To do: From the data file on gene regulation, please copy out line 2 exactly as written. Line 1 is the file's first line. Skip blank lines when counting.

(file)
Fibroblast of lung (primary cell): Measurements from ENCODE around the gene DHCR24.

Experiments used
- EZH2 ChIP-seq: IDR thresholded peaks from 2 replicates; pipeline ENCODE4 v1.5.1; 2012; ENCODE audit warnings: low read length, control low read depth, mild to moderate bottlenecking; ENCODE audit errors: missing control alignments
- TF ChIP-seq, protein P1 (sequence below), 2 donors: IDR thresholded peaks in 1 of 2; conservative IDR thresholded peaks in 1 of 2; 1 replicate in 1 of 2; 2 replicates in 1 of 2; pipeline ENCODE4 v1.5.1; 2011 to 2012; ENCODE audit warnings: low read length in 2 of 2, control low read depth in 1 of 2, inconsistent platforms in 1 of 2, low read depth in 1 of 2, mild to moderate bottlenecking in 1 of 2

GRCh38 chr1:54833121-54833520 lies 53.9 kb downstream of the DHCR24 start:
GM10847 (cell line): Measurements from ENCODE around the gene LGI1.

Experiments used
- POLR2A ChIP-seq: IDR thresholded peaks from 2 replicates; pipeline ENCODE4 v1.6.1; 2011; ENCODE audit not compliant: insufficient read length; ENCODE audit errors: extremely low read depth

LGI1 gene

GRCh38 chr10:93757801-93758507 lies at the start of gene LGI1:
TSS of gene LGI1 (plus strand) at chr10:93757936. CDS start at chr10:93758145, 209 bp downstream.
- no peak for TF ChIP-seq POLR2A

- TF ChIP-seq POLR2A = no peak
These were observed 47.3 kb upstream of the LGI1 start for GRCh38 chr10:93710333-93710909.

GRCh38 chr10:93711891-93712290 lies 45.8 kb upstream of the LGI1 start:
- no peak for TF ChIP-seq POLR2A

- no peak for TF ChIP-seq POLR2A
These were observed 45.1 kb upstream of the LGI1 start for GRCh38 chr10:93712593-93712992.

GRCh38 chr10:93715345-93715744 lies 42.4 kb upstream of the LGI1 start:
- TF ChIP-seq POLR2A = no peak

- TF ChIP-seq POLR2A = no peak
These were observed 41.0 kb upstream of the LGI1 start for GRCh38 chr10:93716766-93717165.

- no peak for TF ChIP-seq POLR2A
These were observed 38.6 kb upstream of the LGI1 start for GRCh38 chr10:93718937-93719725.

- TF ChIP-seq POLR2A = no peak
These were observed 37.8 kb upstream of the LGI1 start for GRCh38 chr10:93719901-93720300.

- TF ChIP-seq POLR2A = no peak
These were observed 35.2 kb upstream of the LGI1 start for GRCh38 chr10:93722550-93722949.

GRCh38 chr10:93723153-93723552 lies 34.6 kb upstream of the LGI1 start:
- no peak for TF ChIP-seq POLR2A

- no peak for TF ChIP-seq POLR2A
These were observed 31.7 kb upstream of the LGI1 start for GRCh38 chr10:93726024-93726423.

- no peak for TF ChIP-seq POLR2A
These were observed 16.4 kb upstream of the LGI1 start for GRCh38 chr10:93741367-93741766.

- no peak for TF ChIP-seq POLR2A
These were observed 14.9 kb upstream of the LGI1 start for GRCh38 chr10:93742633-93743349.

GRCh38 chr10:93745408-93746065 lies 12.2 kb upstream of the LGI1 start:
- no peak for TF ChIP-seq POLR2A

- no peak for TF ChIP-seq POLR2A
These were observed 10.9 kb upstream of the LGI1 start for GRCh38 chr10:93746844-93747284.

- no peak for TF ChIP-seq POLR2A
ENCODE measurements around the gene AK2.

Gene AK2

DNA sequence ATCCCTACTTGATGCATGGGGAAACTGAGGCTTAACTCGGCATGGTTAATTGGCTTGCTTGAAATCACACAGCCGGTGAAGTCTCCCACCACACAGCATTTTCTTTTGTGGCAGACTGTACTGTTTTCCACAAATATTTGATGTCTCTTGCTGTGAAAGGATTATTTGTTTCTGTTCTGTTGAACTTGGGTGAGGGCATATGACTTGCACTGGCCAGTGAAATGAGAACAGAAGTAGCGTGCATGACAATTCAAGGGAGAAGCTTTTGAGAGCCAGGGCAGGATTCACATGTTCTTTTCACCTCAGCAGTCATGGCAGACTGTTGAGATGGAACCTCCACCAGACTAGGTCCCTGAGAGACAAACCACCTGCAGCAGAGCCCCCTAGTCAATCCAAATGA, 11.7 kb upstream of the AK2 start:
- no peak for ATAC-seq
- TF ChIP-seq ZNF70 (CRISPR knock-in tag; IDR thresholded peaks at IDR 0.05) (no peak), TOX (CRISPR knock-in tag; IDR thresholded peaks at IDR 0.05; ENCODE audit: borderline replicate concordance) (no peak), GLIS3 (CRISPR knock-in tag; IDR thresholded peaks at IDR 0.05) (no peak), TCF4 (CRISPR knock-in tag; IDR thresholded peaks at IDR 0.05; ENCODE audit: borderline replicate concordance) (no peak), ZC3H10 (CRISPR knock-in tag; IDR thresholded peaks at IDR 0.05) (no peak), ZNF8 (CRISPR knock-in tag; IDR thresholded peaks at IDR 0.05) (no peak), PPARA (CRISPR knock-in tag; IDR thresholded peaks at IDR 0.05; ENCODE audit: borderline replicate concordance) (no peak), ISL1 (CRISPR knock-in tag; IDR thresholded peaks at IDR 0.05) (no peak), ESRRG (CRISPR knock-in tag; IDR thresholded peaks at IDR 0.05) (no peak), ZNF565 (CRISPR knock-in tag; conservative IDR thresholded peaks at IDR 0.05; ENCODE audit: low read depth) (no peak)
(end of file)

Experiments used